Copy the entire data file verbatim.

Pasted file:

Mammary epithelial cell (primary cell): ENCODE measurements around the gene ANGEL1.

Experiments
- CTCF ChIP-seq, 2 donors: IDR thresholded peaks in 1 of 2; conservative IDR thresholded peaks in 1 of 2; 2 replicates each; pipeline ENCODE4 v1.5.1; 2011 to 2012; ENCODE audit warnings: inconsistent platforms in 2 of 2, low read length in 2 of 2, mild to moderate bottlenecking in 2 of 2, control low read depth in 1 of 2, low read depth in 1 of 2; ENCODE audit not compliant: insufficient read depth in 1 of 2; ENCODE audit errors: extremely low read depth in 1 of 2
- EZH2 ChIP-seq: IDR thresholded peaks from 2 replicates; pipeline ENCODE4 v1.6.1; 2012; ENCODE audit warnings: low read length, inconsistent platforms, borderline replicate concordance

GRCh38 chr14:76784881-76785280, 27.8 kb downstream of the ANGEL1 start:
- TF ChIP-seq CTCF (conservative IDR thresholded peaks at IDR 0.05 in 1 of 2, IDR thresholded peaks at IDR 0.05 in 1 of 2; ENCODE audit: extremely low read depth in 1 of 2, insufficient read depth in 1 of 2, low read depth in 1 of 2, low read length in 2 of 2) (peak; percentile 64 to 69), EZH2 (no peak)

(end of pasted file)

Mammary epithelial cell (primary cell): ENCODE measurements around the gene ANGEL1.

Experiments
- CTCF ChIP-seq, 2 donors: IDR thresholded peaks in 1 of 2; conservative IDR thresholded peaks in 1 of 2; 2 replicates each; pipeline ENCODE4 v1.5.1; 2011 to 2012; ENCODE audit warnings: inconsistent platforms in 2 of 2, low read length in 2 of 2, mild to moderate bottlenecking in 2 of 2, control low read depth in 1 of 2, low read depth in 1 of 2; ENCODE audit not compliant: insufficient read depth in 1 of 2; ENCODE audit errors: extremely low read depth in 1 of 2
- EZH2 ChIP-seq: IDR thresholded peaks from 2 replicates; pipeline ENCODE4 v1.6.1; 2012; ENCODE audit warnings: low read length, inconsistent platforms, borderline replicate concordance

GRCh38 chr14:76784881-76785280, 27.8 kb downstream of the ANGEL1 start:
- TF ChIP-seq CTCF (conservative IDR thresholded peaks at IDR 0.05 in 1 of 2, IDR thresholded peaks at IDR 0.05 in 1 of 2; ENCODE audit: extremely low read depth in 1 of 2, insufficient read depth in 1 of 2, low read depth in 1 of 2, low read length in 2 of 2) (peak; percentile 64 to 69), EZH2 (no peak)